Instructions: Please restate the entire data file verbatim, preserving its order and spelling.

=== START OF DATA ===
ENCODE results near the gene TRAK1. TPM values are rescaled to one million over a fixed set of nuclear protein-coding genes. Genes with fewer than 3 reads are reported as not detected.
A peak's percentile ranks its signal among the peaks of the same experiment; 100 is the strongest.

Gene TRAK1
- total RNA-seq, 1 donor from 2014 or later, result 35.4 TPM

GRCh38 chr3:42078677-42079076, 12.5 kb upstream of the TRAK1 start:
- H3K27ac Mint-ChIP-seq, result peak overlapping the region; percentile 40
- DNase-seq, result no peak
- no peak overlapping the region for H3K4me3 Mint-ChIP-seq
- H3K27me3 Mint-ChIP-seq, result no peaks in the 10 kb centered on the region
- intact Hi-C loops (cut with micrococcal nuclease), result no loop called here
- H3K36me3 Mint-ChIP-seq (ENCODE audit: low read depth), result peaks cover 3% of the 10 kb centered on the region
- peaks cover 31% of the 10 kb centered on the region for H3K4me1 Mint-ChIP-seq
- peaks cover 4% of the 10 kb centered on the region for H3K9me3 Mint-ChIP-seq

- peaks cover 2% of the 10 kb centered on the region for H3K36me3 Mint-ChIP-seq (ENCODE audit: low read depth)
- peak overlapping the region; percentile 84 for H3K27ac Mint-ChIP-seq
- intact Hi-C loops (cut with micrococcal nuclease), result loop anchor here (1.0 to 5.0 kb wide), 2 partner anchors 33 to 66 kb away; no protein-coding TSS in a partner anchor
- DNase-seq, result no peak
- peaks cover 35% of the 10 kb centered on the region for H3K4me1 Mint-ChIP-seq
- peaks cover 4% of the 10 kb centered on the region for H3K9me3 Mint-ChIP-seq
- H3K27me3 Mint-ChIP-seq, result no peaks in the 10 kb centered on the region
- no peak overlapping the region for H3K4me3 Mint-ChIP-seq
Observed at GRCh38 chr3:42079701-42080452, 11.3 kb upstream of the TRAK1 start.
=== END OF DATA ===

ENCODE results near the gene TRAK1. TPM values are rescaled to one million over a fixed set of nuclear protein-coding genes. Genes with fewer than 3 reads are reported as not detected.
A peak's percentile ranks its signal among the peaks of the same experiment; 100 is the strongest.

Gene TRAK1
- total RNA-seq, 1 donor from 2014 or later, result 35.4 TPM

GRCh38 chr3:42078677-42079076, 12.5 kb upstream of the TRAK1 start:
- H3K27ac Mint-ChIP-seq, result peak overlapping the region; percentile 40
- DNase-seq, result no peak
- no peak overlapping the region for H3K4me3 Mint-ChIP-seq
- H3K27me3 Mint-ChIP-seq, result no peaks in the 10 kb centered on the region
- intact Hi-C loops (cut with micrococcal nuclease), result no loop called here
- H3K36me3 Mint-ChIP-seq (ENCODE audit: low read depth), result peaks cover 3% of the 10 kb centered on the region
- peaks cover 31% of the 10 kb centered on the region for H3K4me1 Mint-ChIP-seq
- peaks cover 4% of the 10 kb centered on the region for H3K9me3 Mint-ChIP-seq

- peaks cover 2% of the 10 kb centered on the region for H3K36me3 Mint-ChIP-seq (ENCODE audit: low read depth)
- peak overlapping the region; percentile 84 for H3K27ac Mint-ChIP-seq
- intact Hi-C loops (cut with micrococcal nuclease), result loop anchor here (1.0 to 5.0 kb wide), 2 partner anchors 33 to 66 kb away; no protein-coding TSS in a partner anchor
- DNase-seq, result no peak
- peaks cover 35% of the 10 kb centered on the region for H3K4me1 Mint-ChIP-seq
- peaks cover 4% of the 10 kb centered on the region for H3K9me3 Mint-ChIP-seq
- H3K27me3 Mint-ChIP-seq, result no peaks in the 10 kb centered on the region
- no peak overlapping the region for H3K4me3 Mint-ChIP-seq
Observed at GRCh38 chr3:42079701-42080452, 11.3 kb upstream of the TRAK1 start.